Humanity & Society 44(4):449-468, with Nathaniel Chapman, Slade Lellock, and Julie Mikles-Schluterman
While women are drinking more craft beer in the United States, the association between masculinity and beer remains intact. Yet, sparse research has considered how involvement in craft beer culture may differ across public and elite beer spaces. In this article, we analyze a questionnaire of 1,102 craft beer drinkers to compare the ways that men and women gain and enact cultural legitimacy within different craft beer spaces. Our focus on public and elite consumption spaces generates two interconnected insights. First, in public spaces, men are assumed to have a natural basic beer knowledge. Women, however, are dismissed as ‘not real beer drinkers’ through men’s gatekeeping. Second, within elite spaces, both men and women must prove their belonging as elite drinkers and ultimately navigate gatekeeping mechanisms. As a result, our work extends consumption and gender literature by showing how inclusive cultural movements rest on the gendering of contextually specific knowledge and the policing of elite status and prestige in public and elite leisure spaces.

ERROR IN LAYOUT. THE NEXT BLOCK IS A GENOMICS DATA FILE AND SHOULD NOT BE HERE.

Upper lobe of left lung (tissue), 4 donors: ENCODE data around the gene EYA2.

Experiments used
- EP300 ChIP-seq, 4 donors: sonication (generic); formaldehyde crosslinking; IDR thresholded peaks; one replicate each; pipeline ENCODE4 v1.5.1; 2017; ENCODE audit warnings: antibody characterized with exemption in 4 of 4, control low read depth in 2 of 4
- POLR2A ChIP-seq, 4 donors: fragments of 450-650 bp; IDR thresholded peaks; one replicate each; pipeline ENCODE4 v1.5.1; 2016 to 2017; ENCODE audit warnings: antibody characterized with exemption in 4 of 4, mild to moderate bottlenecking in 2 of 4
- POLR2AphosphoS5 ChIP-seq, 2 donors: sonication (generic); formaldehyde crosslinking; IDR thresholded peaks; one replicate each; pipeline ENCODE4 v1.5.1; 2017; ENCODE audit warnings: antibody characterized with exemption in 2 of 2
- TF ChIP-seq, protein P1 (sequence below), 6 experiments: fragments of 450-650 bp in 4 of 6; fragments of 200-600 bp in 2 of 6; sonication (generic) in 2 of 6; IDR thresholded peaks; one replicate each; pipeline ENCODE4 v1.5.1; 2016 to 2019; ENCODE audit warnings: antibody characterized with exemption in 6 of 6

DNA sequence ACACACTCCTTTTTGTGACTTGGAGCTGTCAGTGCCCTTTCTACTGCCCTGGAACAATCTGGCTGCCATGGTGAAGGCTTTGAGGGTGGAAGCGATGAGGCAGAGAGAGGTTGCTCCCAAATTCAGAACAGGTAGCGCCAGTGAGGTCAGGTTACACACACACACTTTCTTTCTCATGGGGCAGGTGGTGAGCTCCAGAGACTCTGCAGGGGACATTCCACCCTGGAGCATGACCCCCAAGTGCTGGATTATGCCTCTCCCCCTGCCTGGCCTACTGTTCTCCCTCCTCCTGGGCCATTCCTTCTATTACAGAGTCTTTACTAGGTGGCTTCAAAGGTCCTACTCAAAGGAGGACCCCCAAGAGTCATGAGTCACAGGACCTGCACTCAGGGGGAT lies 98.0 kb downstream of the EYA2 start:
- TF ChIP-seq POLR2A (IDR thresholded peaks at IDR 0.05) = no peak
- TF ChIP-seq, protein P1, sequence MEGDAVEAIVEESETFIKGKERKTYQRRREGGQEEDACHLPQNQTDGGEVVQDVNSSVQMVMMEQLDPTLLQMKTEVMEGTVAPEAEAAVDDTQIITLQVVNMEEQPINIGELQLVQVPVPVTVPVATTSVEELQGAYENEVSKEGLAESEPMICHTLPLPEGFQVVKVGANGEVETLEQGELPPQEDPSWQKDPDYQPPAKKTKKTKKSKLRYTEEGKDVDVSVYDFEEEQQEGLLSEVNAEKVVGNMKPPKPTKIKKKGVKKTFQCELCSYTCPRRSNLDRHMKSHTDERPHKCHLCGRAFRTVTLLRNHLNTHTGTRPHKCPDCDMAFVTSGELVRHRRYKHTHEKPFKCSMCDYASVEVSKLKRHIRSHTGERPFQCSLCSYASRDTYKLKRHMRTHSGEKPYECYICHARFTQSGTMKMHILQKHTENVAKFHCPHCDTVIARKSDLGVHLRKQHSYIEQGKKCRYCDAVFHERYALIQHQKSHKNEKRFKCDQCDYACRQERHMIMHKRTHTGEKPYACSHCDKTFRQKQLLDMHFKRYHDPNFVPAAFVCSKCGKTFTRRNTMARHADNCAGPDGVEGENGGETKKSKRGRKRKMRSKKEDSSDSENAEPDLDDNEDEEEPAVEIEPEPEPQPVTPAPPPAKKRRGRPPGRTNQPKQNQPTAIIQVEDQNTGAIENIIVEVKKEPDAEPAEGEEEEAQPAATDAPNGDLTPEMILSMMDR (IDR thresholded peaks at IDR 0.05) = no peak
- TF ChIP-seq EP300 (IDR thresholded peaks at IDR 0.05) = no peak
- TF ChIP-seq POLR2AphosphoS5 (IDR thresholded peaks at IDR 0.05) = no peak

Food, Culture and Society 21(3):296-313, with Nathaniel Chapman, Slade Lellock, and Julie Mikles-Schluterman
While beer has maintained a position as the most popular alcoholic beverage among men age 21–34, a recent Gallup poll indicates that craft beer has surpassed wine as the most popular beverage for women in the same age group in USA. In light of this trend, there has been little research done to explore gender dynamics in craft beer consumption and the craft beer industry. This paper seeks to understand the increasing popularity of craft beer among women by: (1) exploring beer as a gendered object, (2) illuminating the experiences of women in the craft beer culture and industry, and (3) examining how gender is done, redone, and undone in craft beer spaces. Drawing from a discursive content analysis of an online beer community, it seeks to consider the gendered nature of beer and how gender is both reconfigured and upheld, allowing for the possibility for new consumption patterns.